Bavarian officials are remaining tight-lipped about an incredible tale of lost modern art worth millions of euros.
The vast trove, containing works by Picasso, Matisse and Chagall, was discovered by chance, rotting among stacks of groceries in a Munich flat.
It had been seized by war-time German art dealer, Hildebrand Gurlitt, whose reclusive son Cornelius sold pieces whenever he was strapped for cash.
Art expert Wilhelm Warning said the pictures are priceless: “They were considered ‘degenerate’ by Hitler’s Third Reich, and their value is incalculable, if they’re not fakes.”
German customs officials made the sensational find in 2011 after a 76-year-old man was found carrying a large, albeit legal, amount of cash.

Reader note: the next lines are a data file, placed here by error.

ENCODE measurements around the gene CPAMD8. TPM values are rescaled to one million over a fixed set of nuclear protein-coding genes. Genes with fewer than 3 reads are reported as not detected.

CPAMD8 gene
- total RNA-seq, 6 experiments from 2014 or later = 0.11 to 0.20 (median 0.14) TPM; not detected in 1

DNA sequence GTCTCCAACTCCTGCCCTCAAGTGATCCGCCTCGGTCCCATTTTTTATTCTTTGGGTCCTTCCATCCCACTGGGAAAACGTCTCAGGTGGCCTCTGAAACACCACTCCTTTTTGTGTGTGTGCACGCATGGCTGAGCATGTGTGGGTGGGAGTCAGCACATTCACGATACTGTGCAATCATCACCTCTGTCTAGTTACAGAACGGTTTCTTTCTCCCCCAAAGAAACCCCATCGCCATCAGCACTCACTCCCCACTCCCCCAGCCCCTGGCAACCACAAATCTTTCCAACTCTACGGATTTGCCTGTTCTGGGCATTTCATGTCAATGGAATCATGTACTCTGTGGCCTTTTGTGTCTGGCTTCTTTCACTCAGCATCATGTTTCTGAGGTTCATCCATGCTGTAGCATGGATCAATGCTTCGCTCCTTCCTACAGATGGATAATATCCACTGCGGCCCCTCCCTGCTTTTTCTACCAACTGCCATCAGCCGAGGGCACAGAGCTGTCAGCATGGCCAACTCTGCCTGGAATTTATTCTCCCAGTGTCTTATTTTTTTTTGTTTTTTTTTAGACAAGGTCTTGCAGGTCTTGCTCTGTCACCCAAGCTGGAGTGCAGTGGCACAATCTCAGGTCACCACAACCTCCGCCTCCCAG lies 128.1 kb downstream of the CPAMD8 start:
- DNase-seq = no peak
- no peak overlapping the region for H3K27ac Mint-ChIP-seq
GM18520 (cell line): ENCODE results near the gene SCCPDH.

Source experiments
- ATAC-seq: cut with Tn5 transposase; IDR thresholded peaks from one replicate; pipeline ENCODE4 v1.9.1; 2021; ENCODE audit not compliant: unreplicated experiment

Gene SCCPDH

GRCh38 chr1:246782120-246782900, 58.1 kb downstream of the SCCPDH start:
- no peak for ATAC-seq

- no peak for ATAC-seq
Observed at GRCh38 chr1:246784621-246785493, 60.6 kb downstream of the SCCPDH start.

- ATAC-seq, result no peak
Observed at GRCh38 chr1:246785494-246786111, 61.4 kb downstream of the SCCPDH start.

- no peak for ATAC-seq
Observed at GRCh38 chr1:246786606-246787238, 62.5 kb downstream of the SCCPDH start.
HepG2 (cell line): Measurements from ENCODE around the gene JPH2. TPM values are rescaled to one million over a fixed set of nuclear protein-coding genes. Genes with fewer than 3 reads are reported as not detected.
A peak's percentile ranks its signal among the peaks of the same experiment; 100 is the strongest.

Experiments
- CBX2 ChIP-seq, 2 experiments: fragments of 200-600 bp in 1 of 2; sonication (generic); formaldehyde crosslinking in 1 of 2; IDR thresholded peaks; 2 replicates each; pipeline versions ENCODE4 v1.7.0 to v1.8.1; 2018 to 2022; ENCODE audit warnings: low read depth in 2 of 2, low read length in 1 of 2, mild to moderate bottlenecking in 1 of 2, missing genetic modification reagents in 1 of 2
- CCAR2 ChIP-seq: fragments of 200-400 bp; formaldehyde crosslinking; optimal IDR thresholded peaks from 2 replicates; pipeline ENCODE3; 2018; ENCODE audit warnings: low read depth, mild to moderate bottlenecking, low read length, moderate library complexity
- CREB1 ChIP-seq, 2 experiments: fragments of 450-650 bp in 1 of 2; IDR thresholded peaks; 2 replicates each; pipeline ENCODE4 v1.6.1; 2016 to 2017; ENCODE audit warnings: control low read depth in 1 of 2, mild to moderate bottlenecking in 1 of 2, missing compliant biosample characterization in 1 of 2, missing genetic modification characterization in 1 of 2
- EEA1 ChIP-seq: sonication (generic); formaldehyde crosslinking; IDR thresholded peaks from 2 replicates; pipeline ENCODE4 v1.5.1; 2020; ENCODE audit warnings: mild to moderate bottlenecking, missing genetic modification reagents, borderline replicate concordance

Ruediger Mahlo, a spokesman for the Conference on Jewish material claims against Germany, in Germany said: “This case shows the extent of organised art robbery in museums and private collections, which were almost all in Jewish possession.”
Experts are now trying to determine the ownership of the art works.
But Bavarian officials have declined to comment on why it took them so long to reveal what could be one of the largest recoveries of Nazi-looted art.